Poisonous snakes found by airport security inside Czech man’s suitcase


Poisonous snakes found by airport security inside Czech man's suitcase

Poisonous snakes found by airport security inside Czech man's suitcase

By Scott Levin

More than three ounces of liquid, scissors, a pocket knife…these are items that are typically found in routine airport security checks. In Argentina, security officials found quite a surprise when they popped open the suitcase of a Czech man.

Buenos Aires airport officials stopped a man headed for Madrid when they found 247 animals in his suitcase during an X-ray security check. Included in those animals were poisonous snakes and some rare species of animals that can be found on endangered species lists.

The incident occurred at the Ezeiza Airport on Dec. 7; however, the findings were just recently announced.

Specifically, 51-year-old Karel Abelovsky’s suitcase contained more than 200 reptiles. Snakes including venomous vipers, yararas, South American pitvipers and boa constrictors were inside in plastic containers. Two of the animals in the suitcase had already died, and many more likely would have perished in the compressed storage compartment of the airplane.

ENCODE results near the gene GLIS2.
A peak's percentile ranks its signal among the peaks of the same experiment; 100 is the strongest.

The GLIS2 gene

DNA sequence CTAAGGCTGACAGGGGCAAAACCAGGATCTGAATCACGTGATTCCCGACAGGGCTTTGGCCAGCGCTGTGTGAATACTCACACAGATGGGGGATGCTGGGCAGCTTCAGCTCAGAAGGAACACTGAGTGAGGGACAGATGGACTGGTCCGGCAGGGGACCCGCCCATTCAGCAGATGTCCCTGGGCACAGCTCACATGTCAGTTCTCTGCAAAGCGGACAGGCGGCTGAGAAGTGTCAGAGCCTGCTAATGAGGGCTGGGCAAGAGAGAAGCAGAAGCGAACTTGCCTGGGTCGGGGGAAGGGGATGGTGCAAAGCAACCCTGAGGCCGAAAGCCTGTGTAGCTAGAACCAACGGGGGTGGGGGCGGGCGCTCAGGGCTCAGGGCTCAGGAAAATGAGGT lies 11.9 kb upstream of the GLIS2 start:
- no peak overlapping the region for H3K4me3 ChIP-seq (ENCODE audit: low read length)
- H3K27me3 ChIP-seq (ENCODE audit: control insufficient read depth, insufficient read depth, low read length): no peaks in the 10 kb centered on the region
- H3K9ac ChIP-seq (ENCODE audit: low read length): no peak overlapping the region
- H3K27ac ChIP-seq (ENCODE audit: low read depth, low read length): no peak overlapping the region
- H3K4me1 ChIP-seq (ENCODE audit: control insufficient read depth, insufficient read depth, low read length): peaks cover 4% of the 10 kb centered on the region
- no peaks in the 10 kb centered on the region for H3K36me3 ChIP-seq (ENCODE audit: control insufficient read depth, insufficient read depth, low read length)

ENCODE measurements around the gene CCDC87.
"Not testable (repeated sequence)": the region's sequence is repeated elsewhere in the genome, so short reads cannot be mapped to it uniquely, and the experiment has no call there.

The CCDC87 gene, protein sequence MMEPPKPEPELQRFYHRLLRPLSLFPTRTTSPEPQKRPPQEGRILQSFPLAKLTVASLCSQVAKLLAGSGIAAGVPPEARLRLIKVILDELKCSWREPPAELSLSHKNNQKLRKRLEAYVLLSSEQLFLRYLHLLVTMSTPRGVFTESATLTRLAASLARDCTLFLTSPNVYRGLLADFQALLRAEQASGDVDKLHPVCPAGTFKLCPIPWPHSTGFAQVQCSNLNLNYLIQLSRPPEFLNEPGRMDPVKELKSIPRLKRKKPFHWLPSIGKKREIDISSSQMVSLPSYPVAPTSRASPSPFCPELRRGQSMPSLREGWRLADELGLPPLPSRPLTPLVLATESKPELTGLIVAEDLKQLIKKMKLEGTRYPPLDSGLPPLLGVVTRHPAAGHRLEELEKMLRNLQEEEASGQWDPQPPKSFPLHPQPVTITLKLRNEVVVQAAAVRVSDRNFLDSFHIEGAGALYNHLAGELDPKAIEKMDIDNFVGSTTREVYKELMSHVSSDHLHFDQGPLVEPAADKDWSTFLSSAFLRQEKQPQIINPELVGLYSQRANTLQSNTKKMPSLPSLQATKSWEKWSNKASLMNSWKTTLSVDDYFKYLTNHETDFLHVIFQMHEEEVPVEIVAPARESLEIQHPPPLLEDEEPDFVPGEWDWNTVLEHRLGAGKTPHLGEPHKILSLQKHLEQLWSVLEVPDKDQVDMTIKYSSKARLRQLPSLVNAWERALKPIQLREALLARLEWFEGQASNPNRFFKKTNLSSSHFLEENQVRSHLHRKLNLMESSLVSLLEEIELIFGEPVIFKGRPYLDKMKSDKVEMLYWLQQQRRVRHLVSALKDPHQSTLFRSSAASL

Authorities believe the man was a part of a trafficking ring that specializes in exotic species of animals. Abelovsky has been charged with attempted smuggling, a charge that comes with a possible 10-year jail sentence.

In August, a woman flying to China was stopped by airport security in Los Angeles with unusually baggy clothing. Officers found two birds stuffed in socks and attached to the woman’s leg. One bird was a golden parakeet, an endangered specie of tropical parrots. Also in August, a man with seven snakes and three turtles in his pants was detained in Miami.

Richard Thomas, a coordinator of TRAFFIC, an organization that studies wildlife trade, told ABC news that smugglers will likely be caught, thanks to increased airport security.

“Indications are that (animal smuggling) is something that does seems to be happening more frequently,” Thomas told ABC News. “But it’s difficult to get a handle on whether it’s a growing problem or whether it’s better enforcement we’re seeing.”

TSA will not prohibit certain pets from going through security, provided passengers take the proper steps beforehand. Flight passengers should check with their airline first to find out the regulations for that company. If the pet is allowed on the flight, it should be presented to officials at the security checkpoint where it will be screened. TSA ensures flyers that no pets will be placed on the X-ray belt.

Source: huliq

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